On the surface, this may sound beneficial to some patients. Especially those waiting for surgery. Your doctor may suggest this because there is some supportive research to suggest this dual treatment may work.
A 2013 study in the Journal of Orthopedic Research (28) examined the use of Triamcinolone acetonide (a synthetic corticosteroid) injection in the treatment of enthesopathy, enthesopathy is tearing or weakness in the enthesis, the soft-tissue connection that is attached tendons and ligaments to the bone and the damage this injection may further cause. Also in this study was an examination of the ability of Platelet-rich Plasma to fix this damage.
What are we seeing in this image? The enthesis of the tendons and ligaments of the shoulder
In the image below we see the supraspinatus tendon, the long head of the biceps tendon, and the subscapularis tendon. The red is the muscle, and the white at the ends of the muscle where the arrows point in the below illustration is the tendons. Where the white tendon sticks to the bone, that is the enthesis. In the same image, we see the white soft tissue suspended between the bones. That is a ligament. If the enthesis is damaged, the tendon and the muscle will pull away from the bone. If the ligament enthesis is damaged the shoulder bones will pull away from each other. In both cases, we have shoulder instability that will lead to worsening problems in the joint.
Study learning points:
- The purpose of this study is to investigate whether Triamcinolone acetonide has a deleterious (bad) effect on human rotator cuff-derived cells and if PRP can protect these cells from the effects of Triamcinolone acetonide.
What you are next going to read is that this study was not conducted in people but in a lab dish.
- The researchers took human rotator cuff-derived cells. They were cultured in a dish to make more of them.
- Then triamcinolone acetonide and platelet-rich plasma cells were added to the dish.
- In the human rotator cuff-derived cells where the corticosteroid was added, some of the cells started dying or going through apoptosis (cell death). Measurement of cell viability showed an increase in dead cells and a decrease in living cells.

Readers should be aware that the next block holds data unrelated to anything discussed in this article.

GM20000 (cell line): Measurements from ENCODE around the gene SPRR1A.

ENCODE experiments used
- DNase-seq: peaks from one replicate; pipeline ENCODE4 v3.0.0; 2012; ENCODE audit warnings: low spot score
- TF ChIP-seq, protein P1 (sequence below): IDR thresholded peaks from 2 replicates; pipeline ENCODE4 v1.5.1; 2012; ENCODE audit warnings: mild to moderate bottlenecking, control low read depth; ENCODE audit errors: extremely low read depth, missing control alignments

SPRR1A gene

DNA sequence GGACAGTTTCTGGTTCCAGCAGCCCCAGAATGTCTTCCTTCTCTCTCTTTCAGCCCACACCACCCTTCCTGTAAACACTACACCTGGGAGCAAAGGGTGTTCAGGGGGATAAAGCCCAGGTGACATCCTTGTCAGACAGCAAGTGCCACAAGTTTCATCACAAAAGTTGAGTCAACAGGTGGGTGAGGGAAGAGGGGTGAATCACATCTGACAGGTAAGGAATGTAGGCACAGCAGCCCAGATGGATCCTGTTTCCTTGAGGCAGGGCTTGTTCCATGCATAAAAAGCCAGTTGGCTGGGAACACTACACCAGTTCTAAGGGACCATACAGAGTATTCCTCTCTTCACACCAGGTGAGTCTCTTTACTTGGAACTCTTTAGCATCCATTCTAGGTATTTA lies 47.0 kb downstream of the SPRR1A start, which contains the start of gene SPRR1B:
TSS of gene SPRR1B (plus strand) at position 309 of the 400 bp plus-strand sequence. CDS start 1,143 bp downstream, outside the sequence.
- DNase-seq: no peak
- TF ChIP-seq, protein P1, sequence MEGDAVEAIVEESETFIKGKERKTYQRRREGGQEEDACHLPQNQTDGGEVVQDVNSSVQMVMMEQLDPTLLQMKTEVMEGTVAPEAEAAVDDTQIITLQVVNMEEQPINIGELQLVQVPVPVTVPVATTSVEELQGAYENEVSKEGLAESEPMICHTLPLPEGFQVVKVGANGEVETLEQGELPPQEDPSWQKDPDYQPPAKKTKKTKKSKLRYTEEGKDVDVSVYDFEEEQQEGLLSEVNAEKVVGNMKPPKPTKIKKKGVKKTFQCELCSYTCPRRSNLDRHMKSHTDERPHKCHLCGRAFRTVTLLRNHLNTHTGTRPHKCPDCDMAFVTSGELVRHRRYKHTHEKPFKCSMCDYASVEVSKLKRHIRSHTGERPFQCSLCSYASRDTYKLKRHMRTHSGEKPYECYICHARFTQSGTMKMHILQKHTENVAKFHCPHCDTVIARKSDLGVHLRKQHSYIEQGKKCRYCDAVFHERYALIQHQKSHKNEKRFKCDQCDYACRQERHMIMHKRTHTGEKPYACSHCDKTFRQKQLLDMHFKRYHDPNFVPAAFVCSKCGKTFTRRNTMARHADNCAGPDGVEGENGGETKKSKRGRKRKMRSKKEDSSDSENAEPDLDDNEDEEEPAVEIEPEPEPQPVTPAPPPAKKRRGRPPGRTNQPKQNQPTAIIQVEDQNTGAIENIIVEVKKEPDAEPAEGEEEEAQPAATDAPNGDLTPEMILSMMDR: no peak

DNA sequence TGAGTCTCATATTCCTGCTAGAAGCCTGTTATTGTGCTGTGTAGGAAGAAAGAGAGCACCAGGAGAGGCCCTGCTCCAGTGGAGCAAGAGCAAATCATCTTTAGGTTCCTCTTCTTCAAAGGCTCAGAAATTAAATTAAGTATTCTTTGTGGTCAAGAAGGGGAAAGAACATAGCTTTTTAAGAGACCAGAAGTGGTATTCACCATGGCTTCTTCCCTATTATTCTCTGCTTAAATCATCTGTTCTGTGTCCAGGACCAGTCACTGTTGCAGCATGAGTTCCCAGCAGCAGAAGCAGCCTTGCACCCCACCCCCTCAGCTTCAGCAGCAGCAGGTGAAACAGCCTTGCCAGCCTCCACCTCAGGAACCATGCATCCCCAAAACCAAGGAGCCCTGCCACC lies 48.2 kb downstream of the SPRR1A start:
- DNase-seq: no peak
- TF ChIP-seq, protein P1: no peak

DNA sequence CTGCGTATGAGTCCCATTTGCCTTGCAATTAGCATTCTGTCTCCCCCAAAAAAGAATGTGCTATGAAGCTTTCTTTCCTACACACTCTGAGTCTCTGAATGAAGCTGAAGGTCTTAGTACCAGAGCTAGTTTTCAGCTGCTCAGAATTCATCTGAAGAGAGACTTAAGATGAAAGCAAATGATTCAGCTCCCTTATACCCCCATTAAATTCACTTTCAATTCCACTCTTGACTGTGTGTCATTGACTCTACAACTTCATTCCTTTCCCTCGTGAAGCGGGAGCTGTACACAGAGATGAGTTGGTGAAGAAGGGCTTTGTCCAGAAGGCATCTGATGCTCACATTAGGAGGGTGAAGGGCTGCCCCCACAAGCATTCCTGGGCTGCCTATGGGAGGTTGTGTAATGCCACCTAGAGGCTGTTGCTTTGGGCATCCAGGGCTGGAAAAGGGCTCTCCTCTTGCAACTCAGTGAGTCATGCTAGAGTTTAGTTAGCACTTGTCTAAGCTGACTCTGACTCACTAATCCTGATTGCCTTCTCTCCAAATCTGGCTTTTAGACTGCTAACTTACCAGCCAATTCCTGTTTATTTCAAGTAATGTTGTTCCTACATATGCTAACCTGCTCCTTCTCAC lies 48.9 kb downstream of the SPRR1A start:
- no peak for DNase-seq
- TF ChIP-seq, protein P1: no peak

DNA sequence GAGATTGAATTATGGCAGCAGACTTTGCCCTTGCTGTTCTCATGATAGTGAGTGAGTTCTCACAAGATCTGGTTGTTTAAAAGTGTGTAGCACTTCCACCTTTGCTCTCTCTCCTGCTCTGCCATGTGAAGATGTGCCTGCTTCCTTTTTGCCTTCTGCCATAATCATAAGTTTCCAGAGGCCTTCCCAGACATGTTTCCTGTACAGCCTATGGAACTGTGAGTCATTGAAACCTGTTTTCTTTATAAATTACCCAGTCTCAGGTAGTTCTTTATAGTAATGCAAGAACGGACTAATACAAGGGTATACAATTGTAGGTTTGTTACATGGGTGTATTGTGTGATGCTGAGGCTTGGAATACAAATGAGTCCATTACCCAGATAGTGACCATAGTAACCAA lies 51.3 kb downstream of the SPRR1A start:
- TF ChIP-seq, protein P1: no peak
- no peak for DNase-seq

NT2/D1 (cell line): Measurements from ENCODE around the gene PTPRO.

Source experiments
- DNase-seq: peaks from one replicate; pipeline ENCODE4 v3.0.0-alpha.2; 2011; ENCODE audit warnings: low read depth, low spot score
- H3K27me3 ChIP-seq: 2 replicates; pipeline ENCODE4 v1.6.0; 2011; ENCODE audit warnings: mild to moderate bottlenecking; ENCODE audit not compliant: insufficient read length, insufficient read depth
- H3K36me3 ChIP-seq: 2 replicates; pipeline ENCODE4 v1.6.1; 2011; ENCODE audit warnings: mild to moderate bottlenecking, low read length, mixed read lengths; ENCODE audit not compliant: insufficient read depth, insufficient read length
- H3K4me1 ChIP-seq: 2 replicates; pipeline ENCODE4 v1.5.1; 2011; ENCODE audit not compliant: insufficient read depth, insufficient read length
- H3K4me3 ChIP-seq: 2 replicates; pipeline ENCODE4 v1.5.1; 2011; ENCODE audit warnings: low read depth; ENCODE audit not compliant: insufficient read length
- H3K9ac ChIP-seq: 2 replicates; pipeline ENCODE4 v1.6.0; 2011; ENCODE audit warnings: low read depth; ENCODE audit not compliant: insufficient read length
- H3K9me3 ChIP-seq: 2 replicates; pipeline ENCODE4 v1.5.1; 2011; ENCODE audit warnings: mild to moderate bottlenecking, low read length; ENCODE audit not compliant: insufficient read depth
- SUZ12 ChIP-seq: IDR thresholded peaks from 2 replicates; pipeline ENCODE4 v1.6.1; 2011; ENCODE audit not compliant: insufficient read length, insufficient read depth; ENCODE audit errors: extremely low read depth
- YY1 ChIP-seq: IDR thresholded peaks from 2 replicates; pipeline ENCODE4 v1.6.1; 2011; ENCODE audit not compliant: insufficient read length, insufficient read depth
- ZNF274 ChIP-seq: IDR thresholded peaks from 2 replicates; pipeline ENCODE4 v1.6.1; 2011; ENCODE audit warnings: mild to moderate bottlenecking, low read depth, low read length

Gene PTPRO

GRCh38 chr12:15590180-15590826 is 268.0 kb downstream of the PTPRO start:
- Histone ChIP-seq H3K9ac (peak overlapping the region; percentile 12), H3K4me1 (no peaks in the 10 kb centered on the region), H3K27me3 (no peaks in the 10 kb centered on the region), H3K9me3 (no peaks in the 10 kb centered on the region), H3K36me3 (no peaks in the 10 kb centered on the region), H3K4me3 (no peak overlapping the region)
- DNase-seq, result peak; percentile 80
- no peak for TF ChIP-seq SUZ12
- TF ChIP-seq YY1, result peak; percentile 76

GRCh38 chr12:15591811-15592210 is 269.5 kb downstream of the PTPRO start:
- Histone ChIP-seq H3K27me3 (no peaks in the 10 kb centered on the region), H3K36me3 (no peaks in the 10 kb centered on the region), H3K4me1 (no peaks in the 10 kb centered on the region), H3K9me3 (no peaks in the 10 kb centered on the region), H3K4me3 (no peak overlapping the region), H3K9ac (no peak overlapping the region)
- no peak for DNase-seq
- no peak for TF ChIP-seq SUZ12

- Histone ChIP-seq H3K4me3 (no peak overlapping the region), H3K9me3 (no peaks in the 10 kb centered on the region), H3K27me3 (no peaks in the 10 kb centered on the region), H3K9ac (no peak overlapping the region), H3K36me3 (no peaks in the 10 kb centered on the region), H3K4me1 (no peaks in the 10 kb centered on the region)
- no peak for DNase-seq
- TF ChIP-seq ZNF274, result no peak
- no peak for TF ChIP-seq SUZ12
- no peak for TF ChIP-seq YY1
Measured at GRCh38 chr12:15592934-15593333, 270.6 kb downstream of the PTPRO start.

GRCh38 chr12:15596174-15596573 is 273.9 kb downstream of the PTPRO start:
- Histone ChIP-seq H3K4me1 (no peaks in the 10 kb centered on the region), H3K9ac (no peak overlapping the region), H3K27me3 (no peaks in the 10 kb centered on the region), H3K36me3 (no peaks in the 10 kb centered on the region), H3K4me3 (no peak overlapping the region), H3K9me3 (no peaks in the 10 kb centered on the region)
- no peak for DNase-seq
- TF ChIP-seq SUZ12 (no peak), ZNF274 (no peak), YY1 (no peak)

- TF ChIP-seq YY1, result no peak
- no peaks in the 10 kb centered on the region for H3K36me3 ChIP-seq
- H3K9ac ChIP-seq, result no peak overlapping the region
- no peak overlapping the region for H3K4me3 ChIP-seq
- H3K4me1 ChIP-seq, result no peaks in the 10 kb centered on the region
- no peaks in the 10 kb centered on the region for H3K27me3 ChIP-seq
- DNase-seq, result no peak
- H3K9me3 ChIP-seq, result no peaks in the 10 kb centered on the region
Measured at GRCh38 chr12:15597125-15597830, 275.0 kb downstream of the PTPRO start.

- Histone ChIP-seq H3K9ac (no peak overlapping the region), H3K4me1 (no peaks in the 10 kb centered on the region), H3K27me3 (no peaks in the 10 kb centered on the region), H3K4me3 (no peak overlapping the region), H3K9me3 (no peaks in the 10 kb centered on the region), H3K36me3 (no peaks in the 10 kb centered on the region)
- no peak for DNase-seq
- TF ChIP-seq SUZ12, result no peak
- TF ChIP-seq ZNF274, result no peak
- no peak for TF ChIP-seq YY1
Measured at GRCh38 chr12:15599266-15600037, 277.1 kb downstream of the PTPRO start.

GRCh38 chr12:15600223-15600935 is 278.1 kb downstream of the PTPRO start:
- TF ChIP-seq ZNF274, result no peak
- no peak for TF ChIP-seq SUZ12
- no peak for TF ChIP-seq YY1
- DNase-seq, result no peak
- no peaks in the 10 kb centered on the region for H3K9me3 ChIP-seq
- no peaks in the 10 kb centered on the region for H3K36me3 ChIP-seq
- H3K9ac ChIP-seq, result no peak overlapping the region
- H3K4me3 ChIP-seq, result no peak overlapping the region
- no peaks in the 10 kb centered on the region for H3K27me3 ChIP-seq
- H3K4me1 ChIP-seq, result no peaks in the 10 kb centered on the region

- In the human rotator cuff-derived cells where the corticosteroid and PRP were added to the dish, PRP prevented cell apoptosis and cell viability increased.
- In conclusion, the deleterious effect of triamcinolone acetonide was prevented by PRP, which can be used as a protective agent for patients receiving local triamcinolone acetonide injections.
In December 2016, these same researchers wrote in the journal Bone and Joint Research. (29)
- “Triamcinolone acetonide is widely used for the treatment of rotator cuff injury because of its anti-inflammatory properties. However, Triamcinolone acetonide can also produce deleterious effects such as tendon degeneration or rupture. These harmful effects could be prevented by the addition of platelet-rich plasma (PRP), however, the anti-inflammatory and anti-degenerative effects of the combined use of Triamcinolone acetonide and PRP (have not been studied.) The objective of this study was to determine how the combination of Triamcinolone acetonide and PRP might influence the inflammation and degeneration of the rotator cuff by examining rotator cuff-derived cells induced by interleukin (IL)-1ß.